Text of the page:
MetaMask Extension is a browser extension aimed to help you seamlessly connect with the cryptocurrency market places. This is one of the easiest gateways to the decentralized web enabling on-chain crypto payments. You can use it to send Ethereum, tokens, or collectibles anywhere, within seconds. And your digital private keys always stay safe in your pocket with MetaMask.
Crypto Browser App is a mobile app which provides Blockchain, crypto news, charts and events from around the world. You can use the app to stay updated with the latest ICO and STO releases and coins trading information.
TokenPocket Wallet is a multi-chain wallet that supports some of the main coins on the market, allowing you to buy, sell and trade them using your mobile device. It currently supports Bitcoin (BTC), Ethereum (ETH), EOS, TRON (TRX), IOST, Cosmos and Binance Coin (BNB).
With its powerful Web3 browser, you can interact with Decentralized Applications (DApp) and trade your ERC20 tokens, BTC and EOS in decentralized exchanges (DEX), play blockchain games directly inside the wallet. You can also get free airdrop, get your staking reward through some (PoS) mining pools and join the Decentralized Finance (DeFi) like MakerDAO.
MinerBlock Extension is a free browser extension that helps protect you against malicious script attacks where hackers use your web browser to mine cryptocurrency.
The extension uses two different approaches to block miners. The first one is based on blocking requests/scripts loaded from a blacklist, this is the traditional approach adopted by most ad-blockers and other mining blockers. The other approach which makes MinerBlock more efficient against cryptojacking is detecting potential mining behavior inside loaded scripts and kills them immediately.
Quicrypto App is a mobile app which offers a perfect solution for people who want to earn Bitcoin (BTC) and other crypto without spending any money. You can earn free crypto in many unique ways including playing games and completing surveys.
Safari is the native browser on Mac devices. It keeps you secure by blocking third-party cookies, pop-up ads, cross-site tracking, and malware. It also has anti-fingerprinting tools and machine-based learning protection, which helps quickly detect threats. I liked the built-in password manager and how easy it was to delete my browser history.
It also “sandboxes” every tab, so if you accidentally click a malware-infected link, it will only affect that window. The rest of your device is protected. However, ethical hackers managed to escape the sandbox in 2019, so this isn’t a fail-safe.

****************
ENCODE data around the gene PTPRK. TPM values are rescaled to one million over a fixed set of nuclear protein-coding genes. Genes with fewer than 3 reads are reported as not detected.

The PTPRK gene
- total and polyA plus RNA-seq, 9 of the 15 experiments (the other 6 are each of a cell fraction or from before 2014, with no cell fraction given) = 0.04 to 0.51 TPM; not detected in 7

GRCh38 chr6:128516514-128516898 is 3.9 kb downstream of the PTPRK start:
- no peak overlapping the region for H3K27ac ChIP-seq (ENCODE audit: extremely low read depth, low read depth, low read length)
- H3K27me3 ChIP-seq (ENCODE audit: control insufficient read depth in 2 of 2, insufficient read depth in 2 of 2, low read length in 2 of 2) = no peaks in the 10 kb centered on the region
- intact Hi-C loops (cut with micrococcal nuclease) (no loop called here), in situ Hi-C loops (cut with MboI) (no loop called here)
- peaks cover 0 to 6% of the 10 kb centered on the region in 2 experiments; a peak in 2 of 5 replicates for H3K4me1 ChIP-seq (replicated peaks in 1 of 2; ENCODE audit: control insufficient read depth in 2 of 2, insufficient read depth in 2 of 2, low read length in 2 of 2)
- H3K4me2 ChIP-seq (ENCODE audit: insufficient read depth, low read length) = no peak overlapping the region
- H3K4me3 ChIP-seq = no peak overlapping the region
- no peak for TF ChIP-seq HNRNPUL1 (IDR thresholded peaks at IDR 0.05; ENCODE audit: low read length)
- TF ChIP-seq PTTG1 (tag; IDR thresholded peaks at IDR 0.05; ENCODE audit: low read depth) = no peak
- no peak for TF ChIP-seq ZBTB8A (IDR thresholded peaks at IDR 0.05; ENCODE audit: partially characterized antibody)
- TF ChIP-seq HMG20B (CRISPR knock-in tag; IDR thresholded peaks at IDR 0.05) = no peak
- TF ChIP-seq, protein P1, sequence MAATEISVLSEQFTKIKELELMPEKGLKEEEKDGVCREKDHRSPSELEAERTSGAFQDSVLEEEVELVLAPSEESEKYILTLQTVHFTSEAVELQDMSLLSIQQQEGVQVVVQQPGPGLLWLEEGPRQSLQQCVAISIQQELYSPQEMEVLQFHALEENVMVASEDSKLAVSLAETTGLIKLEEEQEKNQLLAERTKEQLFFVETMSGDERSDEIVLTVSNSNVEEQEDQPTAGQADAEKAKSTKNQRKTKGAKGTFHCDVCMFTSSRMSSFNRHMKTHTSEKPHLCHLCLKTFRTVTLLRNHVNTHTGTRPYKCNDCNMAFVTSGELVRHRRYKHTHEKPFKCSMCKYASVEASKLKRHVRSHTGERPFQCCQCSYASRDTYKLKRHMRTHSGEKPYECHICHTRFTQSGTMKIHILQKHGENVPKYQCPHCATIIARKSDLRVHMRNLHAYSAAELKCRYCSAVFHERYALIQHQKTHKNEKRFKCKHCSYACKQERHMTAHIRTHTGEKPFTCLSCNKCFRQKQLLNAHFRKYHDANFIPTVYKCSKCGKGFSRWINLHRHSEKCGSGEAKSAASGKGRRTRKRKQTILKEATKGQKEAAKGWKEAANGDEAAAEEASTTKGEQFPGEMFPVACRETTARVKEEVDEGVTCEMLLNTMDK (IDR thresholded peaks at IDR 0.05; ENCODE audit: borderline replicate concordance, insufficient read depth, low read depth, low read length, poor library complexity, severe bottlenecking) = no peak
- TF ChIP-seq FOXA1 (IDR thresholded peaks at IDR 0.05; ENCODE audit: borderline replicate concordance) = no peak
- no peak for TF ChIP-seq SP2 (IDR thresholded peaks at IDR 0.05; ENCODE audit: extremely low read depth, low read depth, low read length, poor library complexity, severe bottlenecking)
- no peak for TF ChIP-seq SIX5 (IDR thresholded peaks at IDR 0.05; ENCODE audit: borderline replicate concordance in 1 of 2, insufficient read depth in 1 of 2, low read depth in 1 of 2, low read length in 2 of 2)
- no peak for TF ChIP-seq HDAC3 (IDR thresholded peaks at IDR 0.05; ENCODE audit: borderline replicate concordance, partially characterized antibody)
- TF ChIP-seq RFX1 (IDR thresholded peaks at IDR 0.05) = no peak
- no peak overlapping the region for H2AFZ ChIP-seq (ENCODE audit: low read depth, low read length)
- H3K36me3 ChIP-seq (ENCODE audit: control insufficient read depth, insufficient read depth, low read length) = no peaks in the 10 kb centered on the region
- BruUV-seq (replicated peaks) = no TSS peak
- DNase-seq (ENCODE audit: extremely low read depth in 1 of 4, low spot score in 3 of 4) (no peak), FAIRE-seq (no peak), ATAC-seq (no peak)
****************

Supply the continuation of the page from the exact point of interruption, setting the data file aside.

Safari’s privacy concerns make it rank low on my list. Apple is a part of PRISM, a mass surveillance program in the US, which allows the NSA to collect information like your search history and emails from Safari’s servers. Also, researchers from Google’s Information Security Engineering have proved that Apple’s ITP system leaks Safari users’ browsing history.
Another inconvenience is that Safari updates occur very randomly, meaning that there could be very little time between one update and the next.
Chrome has some adequate security features, like automatic updates, malware and phishing warnings, download scanning, and sandboxed tabs. Also, it won a couple of Pwn2Own events because hackers couldn’t breach its defenses.
As a closed-source browser, Chrome would usually concern me because Google isn’t transparent about its coding. But with its robust security features, I’m not concerned.
You can also block all cookies and trackers in its settings and download many browser extensions to boost security. Popular extensions are Privacy Badger and uBlock Origin, which actively block ads and malware. However, there’s no automatic encryption for HTTPS.
Unfortunately, Chrome raises some major privacy concerns because Google owns it. Google uses Chrome as a data collection tool. Even worse — it makes money by monitoring your browsing activity and creating targeted ads.
I initially liked that I could sync my Google account and easily access my saved passwords and browser history across devices. Then I realized this means that Chrome stores even more information than I thought, like my browsing history, bookmarks, passwords, and settings. While it may be a convenient and easy browser to use, the trade-off for privacy is huge.
It was also really laggy when I tested it because it uses more RAM than most browsers, which significantly slowed my laptop.